What cases did the IP Court of China’s Supreme Court hear in its first year? The annual report (2019) provides valuable insight into how the work has been done.
The Intellectual Property Court of China’s Supreme People’s Court (hereinafter the “IP Court”) began its work on 1 Jan. 2019 and conducted the first hearing on 27 Mar. 2019. The IP Court released its annual report of 2019 this April, from which we may get a look at its first-year performance.
We have selected the main contents as follows:
1. How many cases did the IP Court hear in 2019?
The IP Court had accepted a total of 1945 cases, including the following types:
(1) Civil cases of second instance (962);
(2) Administrative cases of second instances (241);
(3) Challenge to jurisdiction cases of second instance (481); and
(4) Other types of cases (261).
Out of the 1945 cases accepted, 1433 cases had been concluded. As a second instance court for IP disputes, in 2019, the IP Court rarely changed the original judgment. Only in 66 civil cases did the IP Court issue substantive judgment different from the first instance. In most other cases (more than 90%), the result was to maintain the original judgment, withdraw the case or mediate.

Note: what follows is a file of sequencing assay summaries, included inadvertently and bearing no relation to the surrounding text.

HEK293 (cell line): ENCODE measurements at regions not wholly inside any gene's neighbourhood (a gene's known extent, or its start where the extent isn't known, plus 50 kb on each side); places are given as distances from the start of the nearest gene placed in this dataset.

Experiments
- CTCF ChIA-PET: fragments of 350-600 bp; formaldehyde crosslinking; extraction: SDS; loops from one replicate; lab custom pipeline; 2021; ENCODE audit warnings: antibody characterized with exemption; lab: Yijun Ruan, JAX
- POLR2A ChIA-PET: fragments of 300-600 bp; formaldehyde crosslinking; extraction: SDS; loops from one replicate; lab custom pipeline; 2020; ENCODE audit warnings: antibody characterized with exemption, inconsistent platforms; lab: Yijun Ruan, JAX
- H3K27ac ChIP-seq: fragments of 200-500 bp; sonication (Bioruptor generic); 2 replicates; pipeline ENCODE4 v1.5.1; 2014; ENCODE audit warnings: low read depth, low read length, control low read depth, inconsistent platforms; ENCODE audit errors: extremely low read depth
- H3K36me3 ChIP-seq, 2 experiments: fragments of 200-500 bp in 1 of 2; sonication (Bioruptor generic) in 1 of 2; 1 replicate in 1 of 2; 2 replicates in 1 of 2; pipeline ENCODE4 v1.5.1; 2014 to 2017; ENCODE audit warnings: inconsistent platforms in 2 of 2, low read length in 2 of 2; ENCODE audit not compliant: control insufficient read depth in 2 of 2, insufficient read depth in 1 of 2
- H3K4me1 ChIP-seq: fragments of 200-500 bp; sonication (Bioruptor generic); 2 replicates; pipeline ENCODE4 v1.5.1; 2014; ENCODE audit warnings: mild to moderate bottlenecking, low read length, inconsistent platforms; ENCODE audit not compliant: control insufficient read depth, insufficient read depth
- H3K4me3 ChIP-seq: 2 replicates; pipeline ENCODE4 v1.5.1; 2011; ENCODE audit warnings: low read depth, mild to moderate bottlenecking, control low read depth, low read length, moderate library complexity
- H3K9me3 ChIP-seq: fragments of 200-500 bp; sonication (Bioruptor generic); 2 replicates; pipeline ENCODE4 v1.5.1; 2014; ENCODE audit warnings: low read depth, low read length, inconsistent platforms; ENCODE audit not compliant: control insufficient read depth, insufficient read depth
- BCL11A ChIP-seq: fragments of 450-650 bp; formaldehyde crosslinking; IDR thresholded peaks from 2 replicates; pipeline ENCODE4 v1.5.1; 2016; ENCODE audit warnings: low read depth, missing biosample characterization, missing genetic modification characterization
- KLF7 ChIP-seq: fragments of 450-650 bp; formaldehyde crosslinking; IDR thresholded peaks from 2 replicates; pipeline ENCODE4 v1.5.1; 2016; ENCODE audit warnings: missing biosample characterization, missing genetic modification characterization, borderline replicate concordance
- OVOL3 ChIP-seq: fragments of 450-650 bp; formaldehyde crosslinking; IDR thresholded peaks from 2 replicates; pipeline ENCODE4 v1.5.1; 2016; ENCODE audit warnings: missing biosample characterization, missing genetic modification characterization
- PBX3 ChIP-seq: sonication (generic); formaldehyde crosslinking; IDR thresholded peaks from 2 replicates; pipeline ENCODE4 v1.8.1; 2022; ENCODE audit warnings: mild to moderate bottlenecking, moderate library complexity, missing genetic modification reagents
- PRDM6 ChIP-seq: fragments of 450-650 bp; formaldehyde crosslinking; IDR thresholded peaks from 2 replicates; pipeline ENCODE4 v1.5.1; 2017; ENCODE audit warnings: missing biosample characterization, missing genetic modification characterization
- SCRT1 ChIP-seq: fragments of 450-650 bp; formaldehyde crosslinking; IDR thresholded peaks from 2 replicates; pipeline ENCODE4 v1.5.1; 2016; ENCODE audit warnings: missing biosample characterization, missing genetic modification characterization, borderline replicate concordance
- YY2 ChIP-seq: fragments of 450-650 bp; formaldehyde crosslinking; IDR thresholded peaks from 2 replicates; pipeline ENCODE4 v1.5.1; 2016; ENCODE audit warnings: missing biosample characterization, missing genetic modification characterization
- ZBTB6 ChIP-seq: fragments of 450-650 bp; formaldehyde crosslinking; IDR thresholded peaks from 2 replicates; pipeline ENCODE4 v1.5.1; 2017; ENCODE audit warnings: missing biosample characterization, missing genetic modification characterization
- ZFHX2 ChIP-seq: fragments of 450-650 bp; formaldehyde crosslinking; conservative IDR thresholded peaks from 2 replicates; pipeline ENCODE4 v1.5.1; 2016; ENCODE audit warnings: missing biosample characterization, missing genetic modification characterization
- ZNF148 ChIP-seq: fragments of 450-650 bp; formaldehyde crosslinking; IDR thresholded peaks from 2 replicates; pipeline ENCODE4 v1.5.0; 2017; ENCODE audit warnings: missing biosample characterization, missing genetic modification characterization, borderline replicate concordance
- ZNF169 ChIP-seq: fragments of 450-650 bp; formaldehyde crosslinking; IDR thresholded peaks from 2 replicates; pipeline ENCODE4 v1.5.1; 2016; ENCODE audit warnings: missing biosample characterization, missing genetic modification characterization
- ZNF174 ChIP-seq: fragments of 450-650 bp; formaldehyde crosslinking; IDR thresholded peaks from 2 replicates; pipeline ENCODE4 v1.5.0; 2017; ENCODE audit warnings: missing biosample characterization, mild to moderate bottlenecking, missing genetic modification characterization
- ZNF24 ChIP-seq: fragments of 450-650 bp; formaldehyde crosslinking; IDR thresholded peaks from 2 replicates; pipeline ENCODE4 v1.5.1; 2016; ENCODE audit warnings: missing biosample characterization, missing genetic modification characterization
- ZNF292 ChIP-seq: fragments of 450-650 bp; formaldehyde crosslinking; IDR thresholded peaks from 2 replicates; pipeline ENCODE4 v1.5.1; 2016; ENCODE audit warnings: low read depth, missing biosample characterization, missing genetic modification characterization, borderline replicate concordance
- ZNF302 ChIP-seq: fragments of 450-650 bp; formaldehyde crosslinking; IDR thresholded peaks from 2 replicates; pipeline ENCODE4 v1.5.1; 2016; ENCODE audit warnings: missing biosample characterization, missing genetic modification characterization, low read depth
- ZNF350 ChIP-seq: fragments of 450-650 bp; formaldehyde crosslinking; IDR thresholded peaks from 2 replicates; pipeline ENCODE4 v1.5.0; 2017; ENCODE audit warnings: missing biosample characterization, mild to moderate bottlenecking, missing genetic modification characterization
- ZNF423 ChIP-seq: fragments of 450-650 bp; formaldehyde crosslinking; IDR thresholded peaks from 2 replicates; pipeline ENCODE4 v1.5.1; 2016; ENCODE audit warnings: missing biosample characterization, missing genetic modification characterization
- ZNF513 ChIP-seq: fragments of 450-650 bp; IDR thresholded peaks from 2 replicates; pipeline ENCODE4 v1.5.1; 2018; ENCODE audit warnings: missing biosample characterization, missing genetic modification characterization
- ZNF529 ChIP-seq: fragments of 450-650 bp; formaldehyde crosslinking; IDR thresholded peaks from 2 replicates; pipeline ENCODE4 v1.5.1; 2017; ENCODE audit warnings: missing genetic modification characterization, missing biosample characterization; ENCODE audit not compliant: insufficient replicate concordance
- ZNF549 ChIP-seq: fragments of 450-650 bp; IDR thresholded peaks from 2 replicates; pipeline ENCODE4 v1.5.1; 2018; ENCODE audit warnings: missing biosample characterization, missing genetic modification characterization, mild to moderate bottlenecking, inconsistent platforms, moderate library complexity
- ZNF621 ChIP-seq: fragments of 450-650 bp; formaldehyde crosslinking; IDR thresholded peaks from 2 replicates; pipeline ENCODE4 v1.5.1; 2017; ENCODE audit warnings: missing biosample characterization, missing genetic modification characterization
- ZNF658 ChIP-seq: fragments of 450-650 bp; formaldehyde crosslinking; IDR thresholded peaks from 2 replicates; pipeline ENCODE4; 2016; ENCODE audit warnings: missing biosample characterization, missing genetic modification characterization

It is worth noticing that the proportion of challenge of jurisdiction cases had reached 25%, indicating some complexities in jurisdiction rules for IP cases. It shows, to some extent, the difficulty for the parties and lawyers in accurately understanding these rules, and the IP Court had to deal with these jurisdictional objections constantly.
2. What disputes were involved in the cases heard by the IP Court?
Firstly, among the 962 civil cases of second instance, the majority were disputes over infringement of utility model patent rights (454 cases, 47.2%), disputes over infringement of invention patent rights ( 234 cases, 24.3%), and disputes over computer software ( 142 cases, 14.8%).
Other civil disputes include 40 disputes over patent agency and licensing contracts, 26 disputes over technical contracts, 20 disputes over new plant variety rights, 12 disputes over technical secrets, 9 disputes over monopoly, 9 disputes over patent application rights and patent ownership, 8 disputes over the confirmation of non-infringement, 7 disputes over remuneration to service inventors, and 1 dispute over layout design of integrated circuits.
Secondly, out of the 241 administrative cases of second instances, there are, apart from a handful of cases concerning administrative penalty and others, a total of 230 cases over administrative grant and affirmation, which included administrative disputes over invalidation of patent rights (80 cases, 33.2%), disputes over re-examination of invention patent applications (71 cases, 29.5%), disputes over invalidation of utility model patent rights ( 57 cases, 23.7%), disputes over invalidation of design patent rights (13 cases, 5.7%) and disputes over re-examination of utility model patent applications (9 cases, 3.9%).
3. How efficient was the IP Court hearing cases?
The average trial period for civil and administrative substantive cases of second instance by the IP Court was 73 days, and 29.4 days for cases of second instance on challenges to jurisdiction.